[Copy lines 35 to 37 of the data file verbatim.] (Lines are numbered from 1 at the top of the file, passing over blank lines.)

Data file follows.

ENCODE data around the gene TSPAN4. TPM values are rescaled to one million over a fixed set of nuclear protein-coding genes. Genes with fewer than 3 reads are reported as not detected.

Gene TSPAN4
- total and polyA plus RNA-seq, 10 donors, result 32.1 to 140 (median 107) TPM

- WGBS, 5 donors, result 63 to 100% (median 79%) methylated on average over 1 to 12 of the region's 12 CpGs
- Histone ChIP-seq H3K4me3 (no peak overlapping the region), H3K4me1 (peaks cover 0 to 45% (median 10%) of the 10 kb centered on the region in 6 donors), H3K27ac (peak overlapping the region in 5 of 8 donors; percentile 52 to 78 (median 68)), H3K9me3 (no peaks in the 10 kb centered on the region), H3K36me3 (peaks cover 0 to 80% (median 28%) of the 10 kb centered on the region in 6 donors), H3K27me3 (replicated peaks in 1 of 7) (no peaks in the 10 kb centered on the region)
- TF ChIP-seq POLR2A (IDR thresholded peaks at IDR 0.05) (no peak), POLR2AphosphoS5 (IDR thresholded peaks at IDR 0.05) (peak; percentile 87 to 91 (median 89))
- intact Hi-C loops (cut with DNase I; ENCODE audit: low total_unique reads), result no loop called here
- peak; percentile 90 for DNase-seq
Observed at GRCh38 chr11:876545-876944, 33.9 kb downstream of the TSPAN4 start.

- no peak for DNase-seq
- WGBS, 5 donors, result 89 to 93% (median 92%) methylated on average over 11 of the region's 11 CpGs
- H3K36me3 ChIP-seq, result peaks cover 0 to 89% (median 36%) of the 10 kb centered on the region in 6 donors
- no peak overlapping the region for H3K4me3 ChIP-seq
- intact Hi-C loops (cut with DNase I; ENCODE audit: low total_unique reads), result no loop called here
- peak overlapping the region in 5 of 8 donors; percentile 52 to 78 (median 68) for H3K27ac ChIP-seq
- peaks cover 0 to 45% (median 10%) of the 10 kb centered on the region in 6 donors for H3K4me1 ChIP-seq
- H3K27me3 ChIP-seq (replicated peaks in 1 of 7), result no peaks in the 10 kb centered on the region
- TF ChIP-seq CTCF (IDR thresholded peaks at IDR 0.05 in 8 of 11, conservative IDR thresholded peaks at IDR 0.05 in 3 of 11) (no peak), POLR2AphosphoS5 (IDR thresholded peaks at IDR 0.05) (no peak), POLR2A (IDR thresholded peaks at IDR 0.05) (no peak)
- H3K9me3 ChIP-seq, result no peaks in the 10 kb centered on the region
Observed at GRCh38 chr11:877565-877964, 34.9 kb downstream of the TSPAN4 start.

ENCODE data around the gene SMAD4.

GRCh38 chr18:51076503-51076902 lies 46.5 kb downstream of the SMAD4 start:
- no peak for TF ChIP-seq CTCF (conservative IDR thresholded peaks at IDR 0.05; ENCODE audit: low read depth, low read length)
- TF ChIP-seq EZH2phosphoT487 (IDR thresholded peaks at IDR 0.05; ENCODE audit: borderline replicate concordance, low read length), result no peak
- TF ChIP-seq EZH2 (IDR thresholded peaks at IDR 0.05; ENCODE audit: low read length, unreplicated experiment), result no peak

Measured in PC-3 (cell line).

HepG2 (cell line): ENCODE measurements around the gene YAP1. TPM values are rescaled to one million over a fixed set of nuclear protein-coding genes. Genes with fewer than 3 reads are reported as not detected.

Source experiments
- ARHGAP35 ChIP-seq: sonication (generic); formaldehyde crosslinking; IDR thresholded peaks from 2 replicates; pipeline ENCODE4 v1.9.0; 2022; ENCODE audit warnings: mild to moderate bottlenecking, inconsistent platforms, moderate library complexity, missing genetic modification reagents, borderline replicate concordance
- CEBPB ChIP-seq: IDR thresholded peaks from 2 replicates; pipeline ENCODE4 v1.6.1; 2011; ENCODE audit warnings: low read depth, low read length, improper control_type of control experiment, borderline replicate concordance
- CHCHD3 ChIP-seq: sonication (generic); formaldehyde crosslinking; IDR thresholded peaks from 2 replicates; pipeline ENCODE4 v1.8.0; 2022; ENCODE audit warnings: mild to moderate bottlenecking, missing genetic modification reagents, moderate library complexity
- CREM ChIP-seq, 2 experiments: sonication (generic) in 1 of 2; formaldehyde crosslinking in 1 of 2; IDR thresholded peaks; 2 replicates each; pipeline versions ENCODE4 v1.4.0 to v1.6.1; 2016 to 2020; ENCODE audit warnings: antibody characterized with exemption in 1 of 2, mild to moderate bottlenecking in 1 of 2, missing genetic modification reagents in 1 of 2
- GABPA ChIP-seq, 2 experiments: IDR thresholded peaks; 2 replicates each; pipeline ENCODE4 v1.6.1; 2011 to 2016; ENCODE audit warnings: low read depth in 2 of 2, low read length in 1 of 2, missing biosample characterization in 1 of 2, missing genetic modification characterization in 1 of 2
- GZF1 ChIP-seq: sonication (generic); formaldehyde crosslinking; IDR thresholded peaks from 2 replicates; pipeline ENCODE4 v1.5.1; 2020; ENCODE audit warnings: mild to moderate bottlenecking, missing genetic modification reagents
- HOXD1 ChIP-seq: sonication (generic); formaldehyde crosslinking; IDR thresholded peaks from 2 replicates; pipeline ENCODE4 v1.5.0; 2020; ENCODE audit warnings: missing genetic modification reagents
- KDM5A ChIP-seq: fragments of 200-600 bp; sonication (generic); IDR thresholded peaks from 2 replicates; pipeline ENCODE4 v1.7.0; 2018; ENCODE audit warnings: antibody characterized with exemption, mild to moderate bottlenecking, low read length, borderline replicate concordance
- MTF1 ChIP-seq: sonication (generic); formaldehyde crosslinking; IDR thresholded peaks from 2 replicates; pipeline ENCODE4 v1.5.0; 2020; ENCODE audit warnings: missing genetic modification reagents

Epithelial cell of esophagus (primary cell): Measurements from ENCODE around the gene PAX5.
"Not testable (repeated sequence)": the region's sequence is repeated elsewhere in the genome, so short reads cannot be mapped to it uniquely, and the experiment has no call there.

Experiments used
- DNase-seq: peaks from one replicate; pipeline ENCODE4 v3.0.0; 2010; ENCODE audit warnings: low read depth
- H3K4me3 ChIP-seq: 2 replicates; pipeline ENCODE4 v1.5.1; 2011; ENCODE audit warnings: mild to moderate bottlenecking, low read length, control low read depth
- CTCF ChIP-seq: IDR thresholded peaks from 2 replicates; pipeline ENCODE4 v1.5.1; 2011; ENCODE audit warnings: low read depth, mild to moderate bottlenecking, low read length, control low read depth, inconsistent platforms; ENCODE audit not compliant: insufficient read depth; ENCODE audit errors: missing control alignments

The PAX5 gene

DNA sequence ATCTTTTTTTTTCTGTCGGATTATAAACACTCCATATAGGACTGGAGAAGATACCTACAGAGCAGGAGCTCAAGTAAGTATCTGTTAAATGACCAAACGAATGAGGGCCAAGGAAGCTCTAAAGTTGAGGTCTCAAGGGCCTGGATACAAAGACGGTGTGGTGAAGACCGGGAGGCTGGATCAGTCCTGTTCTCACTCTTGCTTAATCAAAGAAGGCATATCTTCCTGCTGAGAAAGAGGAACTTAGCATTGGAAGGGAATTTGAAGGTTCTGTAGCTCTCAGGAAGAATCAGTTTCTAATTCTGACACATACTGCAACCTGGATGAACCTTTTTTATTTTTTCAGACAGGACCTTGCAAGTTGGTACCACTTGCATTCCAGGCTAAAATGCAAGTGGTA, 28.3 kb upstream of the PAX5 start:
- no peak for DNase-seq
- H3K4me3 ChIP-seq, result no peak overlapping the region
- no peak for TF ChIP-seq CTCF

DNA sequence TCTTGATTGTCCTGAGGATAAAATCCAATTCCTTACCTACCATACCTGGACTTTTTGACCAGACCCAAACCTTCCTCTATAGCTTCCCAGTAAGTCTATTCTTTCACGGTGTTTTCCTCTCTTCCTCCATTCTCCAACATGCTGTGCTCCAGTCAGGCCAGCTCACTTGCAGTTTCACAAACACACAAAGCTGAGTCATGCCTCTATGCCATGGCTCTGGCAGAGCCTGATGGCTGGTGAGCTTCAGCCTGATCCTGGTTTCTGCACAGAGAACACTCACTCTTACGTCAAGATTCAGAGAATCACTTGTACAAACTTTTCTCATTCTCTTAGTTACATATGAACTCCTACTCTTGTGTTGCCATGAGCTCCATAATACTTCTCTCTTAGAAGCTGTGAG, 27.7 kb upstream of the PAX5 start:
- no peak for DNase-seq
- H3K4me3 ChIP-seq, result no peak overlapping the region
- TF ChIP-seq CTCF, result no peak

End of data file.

- HOXD1 ChIP-seq: sonication (generic); formaldehyde crosslinking; IDR thresholded peaks from 2 replicates; pipeline ENCODE4 v1.5.0; 2020; ENCODE audit warnings: missing genetic modification reagents
- KDM5A ChIP-seq: fragments of 200-600 bp; sonication (generic); IDR thresholded peaks from 2 replicates; pipeline ENCODE4 v1.7.0; 2018; ENCODE audit warnings: antibody characterized with exemption, mild to moderate bottlenecking, low read length, borderline replicate concordance
- MTF1 ChIP-seq: sonication (generic); formaldehyde crosslinking; IDR thresholded peaks from 2 replicates; pipeline ENCODE4 v1.5.0; 2020; ENCODE audit warnings: missing genetic modification reagents